It was amazing. I replicate the sandwich occasionally when the mood strikes, omitting the green onion. I made it once without the Cheddar cheese. Not the same sandwich. The cheddar makes it! This is a cold sandwich, not heated.

Thanks for reading. Hope to hear of some other differently standard sandwiches readers can share. I’m going to go have an Oreo cookie. Now there’s a good sandwich!

Addendum: A comment from Dining with Donald brought to memory a couple of other sandwiches we ate that maybe weren’t run-of-the-mill:

Cold bean sandwiches. These were made from canned leftover pork and beans we had for dinner the night before. No waste in our house! Eaten on bread and butter, with ketchup.

Cold salmon sandwiches: Rare, mainly when my Dad went fishing and caught salmon. Leftovers in bread spread thickly with mayo. Salt and pepper. I didn’t like these much because I don’t like salmon much.

Meatloaf sandwiches: Leftovers as well, with mayonnaise or butter on bread, and ketchup. We kids were in control of the ketchup if we wanted it; it wasn’t spread on the bread. I also liked mustard on my meatloaf sandwiches. Still do, one of my favorites!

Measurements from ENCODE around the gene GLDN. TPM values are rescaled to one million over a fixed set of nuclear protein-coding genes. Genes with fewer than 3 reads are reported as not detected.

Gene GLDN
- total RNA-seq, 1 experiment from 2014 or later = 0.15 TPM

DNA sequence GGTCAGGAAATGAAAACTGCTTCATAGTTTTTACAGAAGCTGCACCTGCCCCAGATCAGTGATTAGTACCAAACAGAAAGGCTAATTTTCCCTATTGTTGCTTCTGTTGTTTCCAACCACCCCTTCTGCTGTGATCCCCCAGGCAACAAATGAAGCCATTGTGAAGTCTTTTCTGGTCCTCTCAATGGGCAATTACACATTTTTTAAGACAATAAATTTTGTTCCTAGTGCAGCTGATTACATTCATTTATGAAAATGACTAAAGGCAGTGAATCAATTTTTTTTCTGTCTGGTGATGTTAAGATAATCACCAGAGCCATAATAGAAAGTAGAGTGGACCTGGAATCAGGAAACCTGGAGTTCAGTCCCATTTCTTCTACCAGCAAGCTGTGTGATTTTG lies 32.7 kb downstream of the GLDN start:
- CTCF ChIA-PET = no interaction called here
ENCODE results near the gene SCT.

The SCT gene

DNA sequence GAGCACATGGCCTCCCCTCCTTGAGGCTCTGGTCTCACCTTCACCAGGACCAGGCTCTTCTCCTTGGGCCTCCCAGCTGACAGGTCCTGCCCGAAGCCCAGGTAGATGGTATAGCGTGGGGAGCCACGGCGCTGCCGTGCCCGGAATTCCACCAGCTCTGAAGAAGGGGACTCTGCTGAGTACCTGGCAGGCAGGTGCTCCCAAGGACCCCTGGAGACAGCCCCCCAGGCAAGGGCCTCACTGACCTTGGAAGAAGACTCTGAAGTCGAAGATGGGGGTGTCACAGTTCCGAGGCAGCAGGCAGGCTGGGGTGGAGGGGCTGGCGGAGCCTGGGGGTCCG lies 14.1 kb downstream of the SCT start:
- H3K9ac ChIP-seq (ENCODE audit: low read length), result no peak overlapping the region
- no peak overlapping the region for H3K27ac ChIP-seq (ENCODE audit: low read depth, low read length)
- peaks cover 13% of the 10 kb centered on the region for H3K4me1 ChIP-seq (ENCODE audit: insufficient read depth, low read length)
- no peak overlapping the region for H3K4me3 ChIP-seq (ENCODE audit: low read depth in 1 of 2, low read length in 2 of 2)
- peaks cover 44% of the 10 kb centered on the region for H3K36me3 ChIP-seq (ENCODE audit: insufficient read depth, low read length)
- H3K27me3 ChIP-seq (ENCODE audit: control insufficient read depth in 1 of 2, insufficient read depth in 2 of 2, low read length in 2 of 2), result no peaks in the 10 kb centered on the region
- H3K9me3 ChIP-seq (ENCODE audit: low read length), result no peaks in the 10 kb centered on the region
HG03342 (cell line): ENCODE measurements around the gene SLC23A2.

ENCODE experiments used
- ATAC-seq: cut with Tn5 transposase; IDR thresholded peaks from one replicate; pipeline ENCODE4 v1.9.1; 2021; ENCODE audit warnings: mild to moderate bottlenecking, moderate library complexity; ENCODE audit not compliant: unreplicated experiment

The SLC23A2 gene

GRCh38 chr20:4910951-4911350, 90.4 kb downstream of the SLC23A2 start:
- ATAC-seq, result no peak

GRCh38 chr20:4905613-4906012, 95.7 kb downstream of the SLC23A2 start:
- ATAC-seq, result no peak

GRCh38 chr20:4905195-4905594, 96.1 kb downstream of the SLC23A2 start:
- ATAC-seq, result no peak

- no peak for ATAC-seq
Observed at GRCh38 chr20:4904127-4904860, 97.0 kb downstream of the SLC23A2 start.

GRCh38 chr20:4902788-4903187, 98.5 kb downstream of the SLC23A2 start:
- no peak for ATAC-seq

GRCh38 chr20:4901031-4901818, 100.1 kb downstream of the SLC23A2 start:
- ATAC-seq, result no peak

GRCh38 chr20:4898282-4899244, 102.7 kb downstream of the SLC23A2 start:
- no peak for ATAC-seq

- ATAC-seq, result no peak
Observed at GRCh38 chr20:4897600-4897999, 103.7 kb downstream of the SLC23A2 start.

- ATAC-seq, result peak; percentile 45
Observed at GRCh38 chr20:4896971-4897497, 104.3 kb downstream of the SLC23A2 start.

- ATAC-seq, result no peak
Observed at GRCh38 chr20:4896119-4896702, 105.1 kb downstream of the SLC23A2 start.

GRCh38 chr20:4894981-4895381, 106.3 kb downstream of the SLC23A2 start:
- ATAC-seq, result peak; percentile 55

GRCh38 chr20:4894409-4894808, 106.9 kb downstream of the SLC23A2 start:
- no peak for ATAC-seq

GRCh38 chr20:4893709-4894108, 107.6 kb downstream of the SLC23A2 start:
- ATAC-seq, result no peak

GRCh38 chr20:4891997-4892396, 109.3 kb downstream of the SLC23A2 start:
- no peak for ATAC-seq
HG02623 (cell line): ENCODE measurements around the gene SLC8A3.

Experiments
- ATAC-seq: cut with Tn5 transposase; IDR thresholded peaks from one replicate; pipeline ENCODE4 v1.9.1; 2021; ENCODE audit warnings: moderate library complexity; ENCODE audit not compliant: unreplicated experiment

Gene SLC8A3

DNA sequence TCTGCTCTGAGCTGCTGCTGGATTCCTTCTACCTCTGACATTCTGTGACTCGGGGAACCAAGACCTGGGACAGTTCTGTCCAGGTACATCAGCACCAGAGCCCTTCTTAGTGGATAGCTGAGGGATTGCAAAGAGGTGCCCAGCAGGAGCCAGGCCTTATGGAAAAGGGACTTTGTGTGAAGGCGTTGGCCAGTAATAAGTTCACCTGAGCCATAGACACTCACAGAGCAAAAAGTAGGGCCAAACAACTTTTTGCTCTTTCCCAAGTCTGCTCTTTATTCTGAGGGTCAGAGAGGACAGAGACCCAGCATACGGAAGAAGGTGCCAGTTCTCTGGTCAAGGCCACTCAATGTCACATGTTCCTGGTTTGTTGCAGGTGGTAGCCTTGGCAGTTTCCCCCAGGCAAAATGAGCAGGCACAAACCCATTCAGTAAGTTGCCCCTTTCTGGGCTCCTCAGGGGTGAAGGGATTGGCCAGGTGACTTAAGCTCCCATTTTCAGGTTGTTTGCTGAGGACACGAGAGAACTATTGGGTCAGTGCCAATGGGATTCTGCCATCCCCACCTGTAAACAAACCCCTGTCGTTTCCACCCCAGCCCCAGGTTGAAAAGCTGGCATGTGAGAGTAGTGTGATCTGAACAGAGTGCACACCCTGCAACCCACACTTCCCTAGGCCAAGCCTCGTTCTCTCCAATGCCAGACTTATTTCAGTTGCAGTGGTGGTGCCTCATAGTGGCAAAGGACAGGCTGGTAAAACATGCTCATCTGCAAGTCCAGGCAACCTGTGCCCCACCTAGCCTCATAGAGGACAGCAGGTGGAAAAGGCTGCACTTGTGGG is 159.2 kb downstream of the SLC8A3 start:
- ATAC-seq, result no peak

Deviled ham: Underwood Deviled Ham . Canned stuff. Eaten with mayo on bread. I liked the can logo.

Thanks Donald!

4 thoughts on “Sandwich, anyone?

      1. Mac and >Cheese loaf is a luncheon meat, sort of like mock chicken, but studded with bits of macaroni and processed cheese throughout. There was also a very similar item called pickle and pimiento loaf.


  1. Ah. I hadn’t heard of mock chicken either, but figured it’s exactly what it says when I looked it up: a mix of stuff to taste like chicken. A relative used to have pimiento loaf in her fridge always. Don’t remember which relative, an aunt I think. I tried a bit once, if I recall. It was spicy or something. Didn’t like it.
    Thanks, Donald!